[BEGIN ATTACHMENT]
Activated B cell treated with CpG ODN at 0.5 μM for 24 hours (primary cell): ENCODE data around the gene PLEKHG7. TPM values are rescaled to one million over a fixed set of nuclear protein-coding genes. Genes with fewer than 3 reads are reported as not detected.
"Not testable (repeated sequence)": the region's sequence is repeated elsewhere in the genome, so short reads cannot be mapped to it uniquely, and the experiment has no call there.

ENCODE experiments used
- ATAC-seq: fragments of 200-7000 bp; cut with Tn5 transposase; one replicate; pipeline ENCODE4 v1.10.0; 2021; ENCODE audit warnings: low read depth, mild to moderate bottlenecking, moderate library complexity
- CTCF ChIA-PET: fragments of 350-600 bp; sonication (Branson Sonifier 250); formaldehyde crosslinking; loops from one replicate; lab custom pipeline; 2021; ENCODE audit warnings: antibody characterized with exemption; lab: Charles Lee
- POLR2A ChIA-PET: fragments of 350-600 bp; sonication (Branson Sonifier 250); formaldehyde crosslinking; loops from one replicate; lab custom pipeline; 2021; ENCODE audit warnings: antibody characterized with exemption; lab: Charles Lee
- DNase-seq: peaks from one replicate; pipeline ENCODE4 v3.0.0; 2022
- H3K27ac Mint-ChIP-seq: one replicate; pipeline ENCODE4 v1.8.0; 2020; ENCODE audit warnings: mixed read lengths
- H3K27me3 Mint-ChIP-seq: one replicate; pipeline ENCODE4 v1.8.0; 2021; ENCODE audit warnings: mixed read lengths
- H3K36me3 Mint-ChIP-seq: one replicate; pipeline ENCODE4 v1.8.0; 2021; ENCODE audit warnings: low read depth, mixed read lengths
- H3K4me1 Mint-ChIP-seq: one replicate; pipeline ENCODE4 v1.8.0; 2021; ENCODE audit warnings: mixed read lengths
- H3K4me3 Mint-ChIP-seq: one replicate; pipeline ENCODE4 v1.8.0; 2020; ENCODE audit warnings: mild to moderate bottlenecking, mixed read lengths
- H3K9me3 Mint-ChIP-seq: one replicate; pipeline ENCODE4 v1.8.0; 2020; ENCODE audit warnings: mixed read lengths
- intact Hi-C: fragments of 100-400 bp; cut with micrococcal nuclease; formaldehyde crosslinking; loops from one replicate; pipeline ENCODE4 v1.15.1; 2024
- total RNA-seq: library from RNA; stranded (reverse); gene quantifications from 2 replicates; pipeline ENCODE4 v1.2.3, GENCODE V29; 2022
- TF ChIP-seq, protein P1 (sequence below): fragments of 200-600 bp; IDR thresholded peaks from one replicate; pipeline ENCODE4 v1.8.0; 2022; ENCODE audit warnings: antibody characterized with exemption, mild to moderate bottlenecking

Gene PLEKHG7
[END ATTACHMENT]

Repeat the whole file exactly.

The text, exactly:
Activated B cell treated with CpG ODN at 0.5 μM for 24 hours (primary cell): ENCODE data around the gene PLEKHG7. TPM values are rescaled to one million over a fixed set of nuclear protein-coding genes. Genes with fewer than 3 reads are reported as not detected.
"Not testable (repeated sequence)": the region's sequence is repeated elsewhere in the genome, so short reads cannot be mapped to it uniquely, and the experiment has no call there.

ENCODE experiments used
- ATAC-seq: fragments of 200-7000 bp; cut with Tn5 transposase; one replicate; pipeline ENCODE4 v1.10.0; 2021; ENCODE audit warnings: low read depth, mild to moderate bottlenecking, moderate library complexity
- CTCF ChIA-PET: fragments of 350-600 bp; sonication (Branson Sonifier 250); formaldehyde crosslinking; loops from one replicate; lab custom pipeline; 2021; ENCODE audit warnings: antibody characterized with exemption; lab: Charles Lee
- POLR2A ChIA-PET: fragments of 350-600 bp; sonication (Branson Sonifier 250); formaldehyde crosslinking; loops from one replicate; lab custom pipeline; 2021; ENCODE audit warnings: antibody characterized with exemption; lab: Charles Lee
- DNase-seq: peaks from one replicate; pipeline ENCODE4 v3.0.0; 2022
- H3K27ac Mint-ChIP-seq: one replicate; pipeline ENCODE4 v1.8.0; 2020; ENCODE audit warnings: mixed read lengths
- H3K27me3 Mint-ChIP-seq: one replicate; pipeline ENCODE4 v1.8.0; 2021; ENCODE audit warnings: mixed read lengths
- H3K36me3 Mint-ChIP-seq: one replicate; pipeline ENCODE4 v1.8.0; 2021; ENCODE audit warnings: low read depth, mixed read lengths
- H3K4me1 Mint-ChIP-seq: one replicate; pipeline ENCODE4 v1.8.0; 2021; ENCODE audit warnings: mixed read lengths
- H3K4me3 Mint-ChIP-seq: one replicate; pipeline ENCODE4 v1.8.0; 2020; ENCODE audit warnings: mild to moderate bottlenecking, mixed read lengths
- H3K9me3 Mint-ChIP-seq: one replicate; pipeline ENCODE4 v1.8.0; 2020; ENCODE audit warnings: mixed read lengths
- intact Hi-C: fragments of 100-400 bp; cut with micrococcal nuclease; formaldehyde crosslinking; loops from one replicate; pipeline ENCODE4 v1.15.1; 2024
- total RNA-seq: library from RNA; stranded (reverse); gene quantifications from 2 replicates; pipeline ENCODE4 v1.2.3, GENCODE V29; 2022
- TF ChIP-seq, protein P1 (sequence below): fragments of 200-600 bp; IDR thresholded peaks from one replicate; pipeline ENCODE4 v1.8.0; 2022; ENCODE audit warnings: antibody characterized with exemption, mild to moderate bottlenecking

Gene PLEKHG7